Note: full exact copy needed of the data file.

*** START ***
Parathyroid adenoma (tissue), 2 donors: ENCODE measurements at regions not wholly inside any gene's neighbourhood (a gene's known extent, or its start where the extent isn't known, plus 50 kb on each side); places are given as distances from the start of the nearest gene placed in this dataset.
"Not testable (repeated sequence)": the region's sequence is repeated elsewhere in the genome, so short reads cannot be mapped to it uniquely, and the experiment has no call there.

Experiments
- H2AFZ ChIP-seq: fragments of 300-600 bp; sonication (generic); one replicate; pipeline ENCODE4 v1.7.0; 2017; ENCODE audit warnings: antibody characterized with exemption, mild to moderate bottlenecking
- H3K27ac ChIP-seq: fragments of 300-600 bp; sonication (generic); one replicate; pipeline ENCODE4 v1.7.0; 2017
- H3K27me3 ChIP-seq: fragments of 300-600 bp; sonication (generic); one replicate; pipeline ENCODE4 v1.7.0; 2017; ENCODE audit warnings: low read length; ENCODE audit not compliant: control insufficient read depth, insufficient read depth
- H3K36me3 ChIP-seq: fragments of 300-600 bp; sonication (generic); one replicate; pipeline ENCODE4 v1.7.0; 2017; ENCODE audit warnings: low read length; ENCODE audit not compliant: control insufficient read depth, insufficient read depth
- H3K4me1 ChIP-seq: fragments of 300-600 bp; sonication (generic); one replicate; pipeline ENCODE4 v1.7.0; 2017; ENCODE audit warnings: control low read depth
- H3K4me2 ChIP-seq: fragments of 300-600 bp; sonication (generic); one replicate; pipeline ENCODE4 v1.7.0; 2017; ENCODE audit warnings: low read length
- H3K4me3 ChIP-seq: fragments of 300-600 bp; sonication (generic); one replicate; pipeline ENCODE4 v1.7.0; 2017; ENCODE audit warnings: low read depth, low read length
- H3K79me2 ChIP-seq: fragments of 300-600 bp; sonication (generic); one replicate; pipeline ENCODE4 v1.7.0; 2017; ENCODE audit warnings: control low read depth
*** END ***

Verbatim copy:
Parathyroid adenoma (tissue), 2 donors: ENCODE measurements at regions not wholly inside any gene's neighbourhood (a gene's known extent, or its start where the extent isn't known, plus 50 kb on each side); places are given as distances from the start of the nearest gene placed in this dataset.
"Not testable (repeated sequence)": the region's sequence is repeated elsewhere in the genome, so short reads cannot be mapped to it uniquely, and the experiment has no call there.

Experiments
- H2AFZ ChIP-seq: fragments of 300-600 bp; sonication (generic); one replicate; pipeline ENCODE4 v1.7.0; 2017; ENCODE audit warnings: antibody characterized with exemption, mild to moderate bottlenecking
- H3K27ac ChIP-seq: fragments of 300-600 bp; sonication (generic); one replicate; pipeline ENCODE4 v1.7.0; 2017
- H3K27me3 ChIP-seq: fragments of 300-600 bp; sonication (generic); one replicate; pipeline ENCODE4 v1.7.0; 2017; ENCODE audit warnings: low read length; ENCODE audit not compliant: control insufficient read depth, insufficient read depth
- H3K36me3 ChIP-seq: fragments of 300-600 bp; sonication (generic); one replicate; pipeline ENCODE4 v1.7.0; 2017; ENCODE audit warnings: low read length; ENCODE audit not compliant: control insufficient read depth, insufficient read depth
- H3K4me1 ChIP-seq: fragments of 300-600 bp; sonication (generic); one replicate; pipeline ENCODE4 v1.7.0; 2017; ENCODE audit warnings: control low read depth
- H3K4me2 ChIP-seq: fragments of 300-600 bp; sonication (generic); one replicate; pipeline ENCODE4 v1.7.0; 2017; ENCODE audit warnings: low read length
- H3K4me3 ChIP-seq: fragments of 300-600 bp; sonication (generic); one replicate; pipeline ENCODE4 v1.7.0; 2017; ENCODE audit warnings: low read depth, low read length
- H3K79me2 ChIP-seq: fragments of 300-600 bp; sonication (generic); one replicate; pipeline ENCODE4 v1.7.0; 2017; ENCODE audit warnings: control low read depth